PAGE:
Over the last 5 years of pastoring in Oakland, many people have walked through the doors of theMOVEMENT Church and many people have walked out. Many people who I extended ministry to and did ministry with are no longer here.
Some people have left for great and godly reasons while others have left for not so great or godly reasons (at least in my opinion). But regardless of the reasons for departure, they all are painful.
I’ve actually come to realize that it’s one of the hardest things about pastoral ministry. After having loved people deeply, invested in them generously, and seen God move in them mightily, it is hard to watch them walk away from your community of faith and pursue what God has for them next.
But with every person whose season ends at our church, I have a choice.
I have a choice in how I will respond to the news. I have a choice in how I will love them for the remainder of the time that they are here. I have a choice in how I will talk about them when they are gone.
Unfortunately, I have not gotten this right as often as I would like to, but, in an effort to improve my ability to love people well as they leave, here are a few practical lessons I’ve learned:
DON’T TAKE IT PERSONAL
Though sometimes people will leave because of you, many times it will be for reasons that have absolutely nothing to do with you! Many times, God really does have something better for them elsewhere. Remember, it is Jesus, ultimately, who we want people to trust in and be tethered to, not us. Be sure that how you handle someone’s departure doesn’t become an obstacle to their future relationship with Christ and the Church.
PASTOR THEM THROUGH THEIR DEPARTURE
If allowed the opportunity, pastor the person leaving on how they can honor God as they go. Pastor them in how they can honor the church as they go. Pastor them by affirming their gifts and contribution while they were with you. Pastor them by lovingly pointing out the ways in which you hope they grow in their next community of faith. Don’t be lazy in your leadership just because they are leaving. Finish well. You will be held accountable.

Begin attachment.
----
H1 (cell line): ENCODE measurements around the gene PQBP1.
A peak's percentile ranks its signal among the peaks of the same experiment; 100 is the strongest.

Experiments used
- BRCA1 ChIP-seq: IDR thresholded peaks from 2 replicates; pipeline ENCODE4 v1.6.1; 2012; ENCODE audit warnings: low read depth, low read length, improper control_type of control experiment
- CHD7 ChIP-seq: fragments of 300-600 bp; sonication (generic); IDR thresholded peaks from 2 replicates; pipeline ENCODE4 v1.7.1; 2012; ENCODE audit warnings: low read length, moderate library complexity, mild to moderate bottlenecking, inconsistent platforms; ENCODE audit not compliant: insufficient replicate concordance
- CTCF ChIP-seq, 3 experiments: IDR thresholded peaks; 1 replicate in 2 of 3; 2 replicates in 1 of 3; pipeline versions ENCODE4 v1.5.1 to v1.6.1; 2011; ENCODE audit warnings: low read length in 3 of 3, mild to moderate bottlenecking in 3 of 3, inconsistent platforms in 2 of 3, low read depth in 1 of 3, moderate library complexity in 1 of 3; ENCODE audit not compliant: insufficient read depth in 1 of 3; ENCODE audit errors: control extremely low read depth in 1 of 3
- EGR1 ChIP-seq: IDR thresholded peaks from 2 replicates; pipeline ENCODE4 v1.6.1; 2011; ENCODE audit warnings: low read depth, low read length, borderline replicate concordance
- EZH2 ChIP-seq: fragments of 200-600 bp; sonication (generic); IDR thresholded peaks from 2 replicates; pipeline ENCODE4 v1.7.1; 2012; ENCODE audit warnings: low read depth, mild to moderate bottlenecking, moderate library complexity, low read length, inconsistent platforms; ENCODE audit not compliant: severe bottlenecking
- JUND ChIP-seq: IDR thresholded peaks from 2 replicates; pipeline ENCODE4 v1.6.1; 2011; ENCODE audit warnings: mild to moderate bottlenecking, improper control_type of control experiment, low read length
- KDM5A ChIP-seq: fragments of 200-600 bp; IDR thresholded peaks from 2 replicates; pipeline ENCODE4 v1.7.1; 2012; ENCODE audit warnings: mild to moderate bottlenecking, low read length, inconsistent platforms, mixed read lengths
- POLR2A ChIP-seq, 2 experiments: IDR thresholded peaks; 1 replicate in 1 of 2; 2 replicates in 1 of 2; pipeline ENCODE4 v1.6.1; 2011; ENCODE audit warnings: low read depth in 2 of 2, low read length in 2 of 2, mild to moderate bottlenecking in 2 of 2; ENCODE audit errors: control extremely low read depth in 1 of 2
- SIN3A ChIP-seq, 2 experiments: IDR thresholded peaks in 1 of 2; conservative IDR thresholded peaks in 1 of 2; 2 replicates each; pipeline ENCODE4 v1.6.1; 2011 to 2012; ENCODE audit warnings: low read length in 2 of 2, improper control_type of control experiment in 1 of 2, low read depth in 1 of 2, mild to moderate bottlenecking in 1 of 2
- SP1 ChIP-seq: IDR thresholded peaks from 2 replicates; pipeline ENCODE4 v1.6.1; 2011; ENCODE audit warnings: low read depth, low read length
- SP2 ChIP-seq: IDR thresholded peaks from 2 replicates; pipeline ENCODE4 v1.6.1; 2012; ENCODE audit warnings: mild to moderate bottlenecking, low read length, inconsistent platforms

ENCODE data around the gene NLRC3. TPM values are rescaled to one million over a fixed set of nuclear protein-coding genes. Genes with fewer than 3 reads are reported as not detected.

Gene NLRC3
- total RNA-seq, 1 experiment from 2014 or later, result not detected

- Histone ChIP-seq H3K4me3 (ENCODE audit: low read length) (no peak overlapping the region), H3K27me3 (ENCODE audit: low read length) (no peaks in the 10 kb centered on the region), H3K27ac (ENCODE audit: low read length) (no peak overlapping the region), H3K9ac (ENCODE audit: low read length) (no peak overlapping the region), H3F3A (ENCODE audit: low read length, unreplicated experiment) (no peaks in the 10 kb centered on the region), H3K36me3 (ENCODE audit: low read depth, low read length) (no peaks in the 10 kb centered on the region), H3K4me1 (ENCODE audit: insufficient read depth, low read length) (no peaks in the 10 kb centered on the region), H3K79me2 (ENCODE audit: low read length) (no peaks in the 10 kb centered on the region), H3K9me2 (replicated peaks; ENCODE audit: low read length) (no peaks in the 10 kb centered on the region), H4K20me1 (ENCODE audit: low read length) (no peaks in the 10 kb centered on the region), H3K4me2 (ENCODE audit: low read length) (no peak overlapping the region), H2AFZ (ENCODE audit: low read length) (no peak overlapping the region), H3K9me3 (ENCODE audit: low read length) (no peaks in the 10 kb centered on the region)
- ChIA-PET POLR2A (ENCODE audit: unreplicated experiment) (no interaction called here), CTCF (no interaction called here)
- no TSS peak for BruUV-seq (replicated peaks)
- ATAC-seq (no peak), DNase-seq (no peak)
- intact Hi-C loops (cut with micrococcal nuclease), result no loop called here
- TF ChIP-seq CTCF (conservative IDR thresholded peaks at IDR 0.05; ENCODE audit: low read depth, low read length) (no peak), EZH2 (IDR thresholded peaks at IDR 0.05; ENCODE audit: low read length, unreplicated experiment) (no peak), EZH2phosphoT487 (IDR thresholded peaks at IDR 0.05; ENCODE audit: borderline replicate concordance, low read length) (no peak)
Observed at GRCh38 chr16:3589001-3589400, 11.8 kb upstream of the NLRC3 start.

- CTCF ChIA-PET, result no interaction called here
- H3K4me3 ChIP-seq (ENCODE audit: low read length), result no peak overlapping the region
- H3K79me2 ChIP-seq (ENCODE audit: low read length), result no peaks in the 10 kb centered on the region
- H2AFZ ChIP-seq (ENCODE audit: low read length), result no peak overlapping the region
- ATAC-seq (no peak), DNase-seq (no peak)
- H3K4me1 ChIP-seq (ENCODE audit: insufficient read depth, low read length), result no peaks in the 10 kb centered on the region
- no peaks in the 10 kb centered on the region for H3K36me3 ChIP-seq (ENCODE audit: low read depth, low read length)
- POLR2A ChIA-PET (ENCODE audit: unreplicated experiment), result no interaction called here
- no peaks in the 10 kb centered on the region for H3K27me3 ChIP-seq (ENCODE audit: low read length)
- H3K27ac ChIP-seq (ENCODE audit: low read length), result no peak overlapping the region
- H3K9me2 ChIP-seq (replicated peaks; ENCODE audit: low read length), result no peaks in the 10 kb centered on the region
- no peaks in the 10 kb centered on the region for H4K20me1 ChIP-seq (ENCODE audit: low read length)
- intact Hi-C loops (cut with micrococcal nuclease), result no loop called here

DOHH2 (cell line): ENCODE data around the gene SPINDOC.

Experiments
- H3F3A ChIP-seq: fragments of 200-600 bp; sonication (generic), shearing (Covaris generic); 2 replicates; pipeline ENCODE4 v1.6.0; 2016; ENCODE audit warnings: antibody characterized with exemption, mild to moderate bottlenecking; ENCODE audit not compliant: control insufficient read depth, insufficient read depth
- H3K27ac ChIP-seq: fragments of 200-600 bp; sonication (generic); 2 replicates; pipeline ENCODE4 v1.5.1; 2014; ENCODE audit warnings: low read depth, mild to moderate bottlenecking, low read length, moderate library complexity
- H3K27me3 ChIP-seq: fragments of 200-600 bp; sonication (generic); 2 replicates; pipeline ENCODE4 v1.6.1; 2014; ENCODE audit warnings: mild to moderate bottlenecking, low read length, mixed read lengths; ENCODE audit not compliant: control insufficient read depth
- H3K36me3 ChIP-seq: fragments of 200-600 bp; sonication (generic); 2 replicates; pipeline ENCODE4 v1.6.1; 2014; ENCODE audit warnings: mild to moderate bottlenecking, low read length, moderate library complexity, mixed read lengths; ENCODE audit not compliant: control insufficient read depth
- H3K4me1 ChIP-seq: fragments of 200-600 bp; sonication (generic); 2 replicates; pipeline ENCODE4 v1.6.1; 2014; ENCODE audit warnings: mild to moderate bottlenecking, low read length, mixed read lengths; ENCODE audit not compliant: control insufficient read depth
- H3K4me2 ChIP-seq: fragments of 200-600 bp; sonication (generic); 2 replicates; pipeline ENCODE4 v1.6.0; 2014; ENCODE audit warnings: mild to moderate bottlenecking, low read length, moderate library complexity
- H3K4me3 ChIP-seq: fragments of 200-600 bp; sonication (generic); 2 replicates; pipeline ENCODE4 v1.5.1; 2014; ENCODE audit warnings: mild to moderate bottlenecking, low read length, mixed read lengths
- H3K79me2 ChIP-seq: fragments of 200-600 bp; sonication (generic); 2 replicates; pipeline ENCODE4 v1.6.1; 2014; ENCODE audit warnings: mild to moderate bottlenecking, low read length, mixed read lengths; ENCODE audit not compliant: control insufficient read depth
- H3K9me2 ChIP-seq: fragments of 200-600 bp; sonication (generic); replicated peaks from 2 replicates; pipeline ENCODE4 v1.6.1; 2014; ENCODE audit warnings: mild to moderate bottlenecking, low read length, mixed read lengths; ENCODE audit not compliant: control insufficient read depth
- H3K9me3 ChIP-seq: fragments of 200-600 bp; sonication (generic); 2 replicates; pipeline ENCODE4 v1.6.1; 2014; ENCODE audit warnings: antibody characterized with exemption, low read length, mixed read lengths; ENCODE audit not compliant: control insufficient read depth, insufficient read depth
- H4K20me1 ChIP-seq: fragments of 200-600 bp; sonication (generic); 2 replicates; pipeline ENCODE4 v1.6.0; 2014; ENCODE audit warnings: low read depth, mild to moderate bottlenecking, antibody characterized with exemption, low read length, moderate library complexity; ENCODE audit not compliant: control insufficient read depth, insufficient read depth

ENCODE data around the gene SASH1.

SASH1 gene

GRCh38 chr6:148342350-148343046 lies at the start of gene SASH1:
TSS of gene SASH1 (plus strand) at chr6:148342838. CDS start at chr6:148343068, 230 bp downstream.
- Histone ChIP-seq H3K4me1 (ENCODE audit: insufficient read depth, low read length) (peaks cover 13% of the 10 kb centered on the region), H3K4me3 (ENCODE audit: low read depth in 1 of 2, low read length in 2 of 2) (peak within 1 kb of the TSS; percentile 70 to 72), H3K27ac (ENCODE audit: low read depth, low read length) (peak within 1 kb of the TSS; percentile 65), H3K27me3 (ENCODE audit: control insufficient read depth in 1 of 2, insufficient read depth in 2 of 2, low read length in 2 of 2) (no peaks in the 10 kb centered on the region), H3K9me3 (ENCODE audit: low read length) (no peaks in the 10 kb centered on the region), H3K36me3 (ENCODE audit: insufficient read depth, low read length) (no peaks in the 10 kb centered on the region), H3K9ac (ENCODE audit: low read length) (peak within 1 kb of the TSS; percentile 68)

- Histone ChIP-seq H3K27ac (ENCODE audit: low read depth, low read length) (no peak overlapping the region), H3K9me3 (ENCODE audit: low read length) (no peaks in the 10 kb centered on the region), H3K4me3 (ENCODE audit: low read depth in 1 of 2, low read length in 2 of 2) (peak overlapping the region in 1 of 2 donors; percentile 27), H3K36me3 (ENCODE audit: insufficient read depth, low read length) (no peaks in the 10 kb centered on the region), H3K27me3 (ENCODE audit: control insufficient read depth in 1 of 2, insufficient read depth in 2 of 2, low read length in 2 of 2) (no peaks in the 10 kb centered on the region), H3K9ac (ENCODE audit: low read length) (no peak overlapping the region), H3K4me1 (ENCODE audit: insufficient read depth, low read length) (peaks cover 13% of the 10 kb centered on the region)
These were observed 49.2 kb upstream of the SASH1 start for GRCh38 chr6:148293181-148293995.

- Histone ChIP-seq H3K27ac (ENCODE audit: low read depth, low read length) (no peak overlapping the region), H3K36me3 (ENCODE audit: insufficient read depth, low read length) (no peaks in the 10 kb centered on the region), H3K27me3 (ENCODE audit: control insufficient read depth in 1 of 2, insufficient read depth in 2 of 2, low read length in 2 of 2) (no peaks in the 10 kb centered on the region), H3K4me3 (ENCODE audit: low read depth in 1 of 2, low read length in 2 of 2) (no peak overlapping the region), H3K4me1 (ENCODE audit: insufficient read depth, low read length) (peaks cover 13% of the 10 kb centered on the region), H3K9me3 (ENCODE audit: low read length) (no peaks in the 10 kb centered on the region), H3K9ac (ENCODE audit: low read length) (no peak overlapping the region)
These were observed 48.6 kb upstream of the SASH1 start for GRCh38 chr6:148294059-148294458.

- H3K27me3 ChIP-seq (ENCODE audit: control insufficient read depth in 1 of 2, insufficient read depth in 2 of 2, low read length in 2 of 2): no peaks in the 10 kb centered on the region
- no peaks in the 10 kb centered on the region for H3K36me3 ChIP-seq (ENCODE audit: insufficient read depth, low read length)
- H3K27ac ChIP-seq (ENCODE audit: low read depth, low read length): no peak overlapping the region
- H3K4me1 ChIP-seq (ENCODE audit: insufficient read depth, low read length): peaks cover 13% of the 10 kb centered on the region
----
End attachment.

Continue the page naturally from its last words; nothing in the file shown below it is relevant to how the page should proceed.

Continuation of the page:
HONOR THEM PUBLICLY AND PRIVATELY
If the situation permits and if the honor is warranted, publicly honor them for their commitment and service to your community. Honor them before the group of people who was most impacted by their presence. God is honored by honor. But, don’t only speak favorably of them in front of others, speak favorably of them behind closed doors as well. God is dishonored by dishonor. People are watching. From how you handle the situation, you want people to see that your church is not only a safe place to come to, but it is also a safe place to leave from.
Too many times I've made the mistake of putting so much emotional energy into those who have left that I've robbed those who have stayed of healthy leadership. You must press forward. Being emotionally present with the people who aren’t a part of your community will cause you to be spiritually absent from the people who are, and that is a huge disservice to them. God has not called you to people who are no longer called to you. Discern the difference, and love and lead accordingly.
FIND YOUR JOY IN CHRIST
No man, woman, or family should determine how confident you are in carrying out your calling. For too long, my self-worth and level of fulfillment was wrapped up in who was and who was not following me. What I’ve come to realize is that looking to someone in your church to provide for you what only Christ can provide is idolatry of the worst kind. Christ alone. He is our joy. He is our reward. Don’t settle for the crumbs of man’s approval when God’s love is a banquet that you can feast from daily!